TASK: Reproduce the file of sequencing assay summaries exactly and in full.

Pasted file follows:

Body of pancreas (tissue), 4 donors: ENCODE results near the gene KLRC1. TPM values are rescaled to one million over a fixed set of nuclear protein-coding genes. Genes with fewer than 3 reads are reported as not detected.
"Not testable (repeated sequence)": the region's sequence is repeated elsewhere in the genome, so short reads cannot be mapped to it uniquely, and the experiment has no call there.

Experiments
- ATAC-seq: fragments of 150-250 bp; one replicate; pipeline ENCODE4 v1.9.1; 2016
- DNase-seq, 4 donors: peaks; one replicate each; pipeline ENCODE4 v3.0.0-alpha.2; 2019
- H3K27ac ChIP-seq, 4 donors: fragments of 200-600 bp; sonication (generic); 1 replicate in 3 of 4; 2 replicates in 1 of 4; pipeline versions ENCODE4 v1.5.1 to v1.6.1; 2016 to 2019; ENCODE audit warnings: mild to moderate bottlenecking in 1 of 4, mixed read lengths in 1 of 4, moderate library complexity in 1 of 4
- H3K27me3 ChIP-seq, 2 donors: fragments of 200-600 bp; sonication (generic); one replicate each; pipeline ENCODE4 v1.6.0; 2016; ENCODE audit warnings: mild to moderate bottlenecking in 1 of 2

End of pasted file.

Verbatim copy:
Body of pancreas (tissue), 4 donors: ENCODE results near the gene KLRC1. TPM values are rescaled to one million over a fixed set of nuclear protein-coding genes. Genes with fewer than 3 reads are reported as not detected.
"Not testable (repeated sequence)": the region's sequence is repeated elsewhere in the genome, so short reads cannot be mapped to it uniquely, and the experiment has no call there.

Experiments
- ATAC-seq: fragments of 150-250 bp; one replicate; pipeline ENCODE4 v1.9.1; 2016
- DNase-seq, 4 donors: peaks; one replicate each; pipeline ENCODE4 v3.0.0-alpha.2; 2019
- H3K27ac ChIP-seq, 4 donors: fragments of 200-600 bp; sonication (generic); 1 replicate in 3 of 4; 2 replicates in 1 of 4; pipeline versions ENCODE4 v1.5.1 to v1.6.1; 2016 to 2019; ENCODE audit warnings: mild to moderate bottlenecking in 1 of 4, mixed read lengths in 1 of 4, moderate library complexity in 1 of 4
- H3K27me3 ChIP-seq, 2 donors: fragments of 200-600 bp; sonication (generic); one replicate each; pipeline ENCODE4 v1.6.0; 2016; ENCODE audit warnings: mild to moderate bottlenecking in 1 of 2